Opposite, corresponding and alternate angles
Where two lines intersect:
- opposite angles are equal
Where a line intersects parallel lines:
- corresponding angles are equal
- alternate angles are equal
(page 151, Book B)

Watch the video tutorial for Example 13 on page 152 of Book B

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## 8

Component form of a vector
If v = ai + bj, then the expression ai + bj is called the component form of v
- the scalars a and b are called the i-component and the j-component, respectively, of v
If v = ai + bj + ck, then the expression ai + bj + ck is called the component form of
- the scalars a, b and c are called the i-component, j-component and k-component of v

- the i and j components of a two-dimensional vector are alternatively called the x-component and the y-component
- the k-component in a three-dimensional vector can be called the z-component

Alternative component form of a vector
The vector ai + bj can be written in brackets, with a above b
The vector ai + bj + ck can be written in brackets too, with a at the top, b in the middle, and c at the bottom
- a vector written in this form is called a column vector

- the first number in a column vector is its i-component, the second number is its j-component, and, in three dimensions, the third number is its k-component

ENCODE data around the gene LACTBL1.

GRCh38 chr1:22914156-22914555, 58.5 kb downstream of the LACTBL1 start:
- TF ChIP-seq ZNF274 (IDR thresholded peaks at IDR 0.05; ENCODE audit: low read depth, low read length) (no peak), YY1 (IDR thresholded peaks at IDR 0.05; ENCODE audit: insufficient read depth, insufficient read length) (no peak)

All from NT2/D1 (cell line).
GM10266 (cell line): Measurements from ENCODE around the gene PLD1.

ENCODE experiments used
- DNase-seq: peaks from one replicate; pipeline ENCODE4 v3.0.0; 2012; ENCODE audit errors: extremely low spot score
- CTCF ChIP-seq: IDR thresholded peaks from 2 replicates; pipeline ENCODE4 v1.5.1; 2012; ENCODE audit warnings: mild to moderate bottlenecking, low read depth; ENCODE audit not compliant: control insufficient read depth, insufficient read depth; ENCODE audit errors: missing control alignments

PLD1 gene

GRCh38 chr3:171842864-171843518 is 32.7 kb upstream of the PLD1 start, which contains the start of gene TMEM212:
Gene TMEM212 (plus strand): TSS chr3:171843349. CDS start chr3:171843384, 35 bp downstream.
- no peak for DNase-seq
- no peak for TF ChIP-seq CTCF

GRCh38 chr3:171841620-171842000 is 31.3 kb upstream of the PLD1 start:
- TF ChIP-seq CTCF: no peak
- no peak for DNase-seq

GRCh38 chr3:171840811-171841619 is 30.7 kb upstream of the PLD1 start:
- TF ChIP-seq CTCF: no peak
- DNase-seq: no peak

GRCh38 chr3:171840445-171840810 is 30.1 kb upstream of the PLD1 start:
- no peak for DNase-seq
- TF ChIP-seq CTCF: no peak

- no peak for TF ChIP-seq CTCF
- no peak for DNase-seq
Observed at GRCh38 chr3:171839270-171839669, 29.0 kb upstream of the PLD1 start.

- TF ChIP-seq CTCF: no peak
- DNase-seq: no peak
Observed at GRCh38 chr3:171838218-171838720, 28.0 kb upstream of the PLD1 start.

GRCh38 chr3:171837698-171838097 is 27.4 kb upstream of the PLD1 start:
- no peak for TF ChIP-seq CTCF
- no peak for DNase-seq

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## 9

Addition of two-dimensional vectors in component form
If a = a1i + a2j and b = b1+ b2j, then
ab = (a1 + b1)i + (a2 + b2)j

Addition of three-dimensional vectors in component form
if a = a1+ a2j + a3k and b = b1i + b2j + b3k, then
ab = (a1 + b1)i + (a2 + b2)j + (a3 + b3)

Negative of a two-dimensional vector in component form
if b = b1i + b2j, then -b = -b1i - b2

Negative of a three-dimensional vector in component form
if b = b1i + b2j + b3k, then -b = -b1i - b2j - b3k

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## 10

Subtraction of two-dimensional vectors in component form
if a = a1i + a2j and b = b1i + b2j, then
ab = (a1 - b1)i + (a2 - b2)j

Subtraction of three-dimensional vectors in component form
if a = a1i + a2j + a3k and b = b1i + b2j + b3k, then
ab = (a1 - b1)i + (a2 - b2)+ (a3 - b3)

Scalar multiplication of a two-dimensional vector in component form
If = a1i + a2j and m is a scalar, then
ma = ma1i + ma2j

Scalar multiplication of a three-dimensional vector in component form
If a = a1i + a2j + a3k and m is a scalar, then
ma = ma1i + ma2j + ma3k

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## 11